This is part 1 of a series of articles written by the GOLF 20/20 Ambassadors highlighting ways for the golf industry to engage with 18 to 34-year-olds and promote the game to millennial golfers. Read the rest of the series.
With the majority of the millennial generation now in adulthood, businesses have focused large amounts of marketing efforts toward this demographic. The golf industry, for example, has identified 18 to 34-year-olds as a key segment of the golfing population to engage with to ensure growth into the future.
Millennials have been described by older generations as unpredictable, self-centered, civic and progressive. Golf is looking for ways to more closely align the game with the lifestyles of this generation, and here are a few ideas to do that:
- Make it unpredictable: Many people outside of the sport think of golf as a boring old man’s game. Millennials golfers want to be surprised when they play. Designing a creative hole layout or throwing in a par 6 would give avid millennial golfers something to get excited about.
- Summer golf camps: I know I had a ball at summer golf camp when I was younger. These camps should not only teach kids how to play and improve their game, but also make it fun with little mini-games and playing the course. Keeping children engaged with golf before they reach 18 is important to keeping the sport healthy.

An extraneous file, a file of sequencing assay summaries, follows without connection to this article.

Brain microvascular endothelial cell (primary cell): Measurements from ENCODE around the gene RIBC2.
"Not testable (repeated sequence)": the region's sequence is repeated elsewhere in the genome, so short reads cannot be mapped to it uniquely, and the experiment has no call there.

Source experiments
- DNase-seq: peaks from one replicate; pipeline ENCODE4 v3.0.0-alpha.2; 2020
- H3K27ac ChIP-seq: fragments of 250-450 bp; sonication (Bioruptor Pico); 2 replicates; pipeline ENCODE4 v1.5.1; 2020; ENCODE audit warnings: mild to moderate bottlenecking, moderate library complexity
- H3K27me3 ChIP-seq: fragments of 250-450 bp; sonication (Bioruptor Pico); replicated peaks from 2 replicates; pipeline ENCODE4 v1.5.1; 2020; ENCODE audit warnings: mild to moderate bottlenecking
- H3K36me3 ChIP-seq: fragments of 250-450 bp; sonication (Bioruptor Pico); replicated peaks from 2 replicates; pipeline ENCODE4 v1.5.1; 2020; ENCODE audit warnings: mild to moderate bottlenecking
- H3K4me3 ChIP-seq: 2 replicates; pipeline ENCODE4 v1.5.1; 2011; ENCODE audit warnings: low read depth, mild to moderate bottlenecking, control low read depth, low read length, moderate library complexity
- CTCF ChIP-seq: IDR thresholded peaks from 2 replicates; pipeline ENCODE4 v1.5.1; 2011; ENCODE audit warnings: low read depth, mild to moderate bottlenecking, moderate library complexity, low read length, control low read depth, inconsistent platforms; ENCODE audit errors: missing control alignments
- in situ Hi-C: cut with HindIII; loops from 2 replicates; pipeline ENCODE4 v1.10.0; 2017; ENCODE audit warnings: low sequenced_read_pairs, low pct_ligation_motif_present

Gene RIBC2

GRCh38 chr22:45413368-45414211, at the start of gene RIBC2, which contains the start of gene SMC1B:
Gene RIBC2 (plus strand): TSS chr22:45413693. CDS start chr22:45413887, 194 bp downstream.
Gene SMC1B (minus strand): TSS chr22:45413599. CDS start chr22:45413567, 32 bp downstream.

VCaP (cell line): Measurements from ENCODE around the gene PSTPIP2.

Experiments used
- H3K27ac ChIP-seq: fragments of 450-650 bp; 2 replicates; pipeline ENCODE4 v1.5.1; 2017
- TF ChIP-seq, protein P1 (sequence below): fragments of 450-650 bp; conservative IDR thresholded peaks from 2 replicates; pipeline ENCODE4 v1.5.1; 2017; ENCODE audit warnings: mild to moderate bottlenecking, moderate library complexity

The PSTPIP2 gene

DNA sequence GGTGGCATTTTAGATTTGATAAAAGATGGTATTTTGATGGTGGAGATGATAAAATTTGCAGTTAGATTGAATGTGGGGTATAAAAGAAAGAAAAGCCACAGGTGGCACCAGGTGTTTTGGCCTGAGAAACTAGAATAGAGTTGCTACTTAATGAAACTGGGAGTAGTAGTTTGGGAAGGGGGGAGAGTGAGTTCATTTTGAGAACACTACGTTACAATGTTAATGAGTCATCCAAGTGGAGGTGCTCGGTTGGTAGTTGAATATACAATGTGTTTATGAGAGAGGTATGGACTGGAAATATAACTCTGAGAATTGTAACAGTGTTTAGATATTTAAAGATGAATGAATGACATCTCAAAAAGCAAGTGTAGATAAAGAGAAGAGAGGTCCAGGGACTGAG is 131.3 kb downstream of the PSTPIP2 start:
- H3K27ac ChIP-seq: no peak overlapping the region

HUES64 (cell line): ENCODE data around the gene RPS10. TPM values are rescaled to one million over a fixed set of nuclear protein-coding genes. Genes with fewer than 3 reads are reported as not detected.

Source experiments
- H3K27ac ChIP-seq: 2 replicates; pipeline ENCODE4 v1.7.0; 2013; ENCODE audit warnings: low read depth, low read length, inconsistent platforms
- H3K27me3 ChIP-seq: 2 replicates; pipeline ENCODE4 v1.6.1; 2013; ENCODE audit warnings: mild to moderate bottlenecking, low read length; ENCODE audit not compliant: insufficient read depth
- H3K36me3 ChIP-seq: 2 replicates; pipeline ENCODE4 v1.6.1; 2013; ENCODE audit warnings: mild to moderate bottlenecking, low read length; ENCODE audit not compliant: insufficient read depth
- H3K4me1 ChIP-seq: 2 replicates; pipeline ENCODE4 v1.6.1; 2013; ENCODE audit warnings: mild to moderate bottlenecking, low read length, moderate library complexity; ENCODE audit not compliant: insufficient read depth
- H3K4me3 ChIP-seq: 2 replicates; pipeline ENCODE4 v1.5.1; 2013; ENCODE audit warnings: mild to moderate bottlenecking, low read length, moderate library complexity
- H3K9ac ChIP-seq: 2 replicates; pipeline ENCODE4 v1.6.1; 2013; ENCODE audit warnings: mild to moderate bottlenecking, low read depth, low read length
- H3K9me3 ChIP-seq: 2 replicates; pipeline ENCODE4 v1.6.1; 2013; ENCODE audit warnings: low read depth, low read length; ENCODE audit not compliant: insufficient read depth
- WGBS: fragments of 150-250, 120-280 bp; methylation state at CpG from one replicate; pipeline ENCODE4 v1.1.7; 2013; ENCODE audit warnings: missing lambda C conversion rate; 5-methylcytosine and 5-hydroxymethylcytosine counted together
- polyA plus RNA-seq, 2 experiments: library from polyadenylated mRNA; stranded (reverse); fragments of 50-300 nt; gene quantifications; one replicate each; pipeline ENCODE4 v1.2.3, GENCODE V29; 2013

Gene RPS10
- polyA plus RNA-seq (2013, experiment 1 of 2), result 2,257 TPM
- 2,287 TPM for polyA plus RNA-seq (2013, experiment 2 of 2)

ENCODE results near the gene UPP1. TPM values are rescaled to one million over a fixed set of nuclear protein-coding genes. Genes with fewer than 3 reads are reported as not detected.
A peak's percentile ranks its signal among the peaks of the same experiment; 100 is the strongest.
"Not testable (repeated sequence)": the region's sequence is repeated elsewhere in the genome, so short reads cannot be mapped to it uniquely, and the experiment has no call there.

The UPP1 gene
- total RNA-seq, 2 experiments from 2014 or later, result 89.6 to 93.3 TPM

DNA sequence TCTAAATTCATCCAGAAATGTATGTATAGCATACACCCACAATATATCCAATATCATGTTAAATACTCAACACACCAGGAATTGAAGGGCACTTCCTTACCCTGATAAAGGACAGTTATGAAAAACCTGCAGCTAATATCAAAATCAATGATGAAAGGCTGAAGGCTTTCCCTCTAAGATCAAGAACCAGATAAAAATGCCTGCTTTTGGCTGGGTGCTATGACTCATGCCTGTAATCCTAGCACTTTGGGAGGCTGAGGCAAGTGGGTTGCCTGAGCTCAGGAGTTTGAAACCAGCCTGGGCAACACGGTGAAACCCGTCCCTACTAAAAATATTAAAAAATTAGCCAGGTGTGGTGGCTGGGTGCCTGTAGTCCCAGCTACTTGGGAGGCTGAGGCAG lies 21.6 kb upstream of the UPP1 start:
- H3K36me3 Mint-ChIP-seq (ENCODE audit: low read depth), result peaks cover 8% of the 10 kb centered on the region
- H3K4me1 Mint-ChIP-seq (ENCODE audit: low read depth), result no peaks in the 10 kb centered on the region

- Open facilities closer to college campuses/high schools: I know many colleges have courses on or close to campus, but some do not. At USC, the closest decent course is a 30 minute drive away, and commuting for college students and young adults is frequently a reason why they don't play.
- Create a device that signals when a club is forgotten: Leaving your wedge around the green happens to the best of us. Not only is it a hassle to go back and find, but it can also lead to people losing their clubs and having to buy a new one. Besides, if it's a mobile app, millennial golfers will probably download it.
By: Noah Karth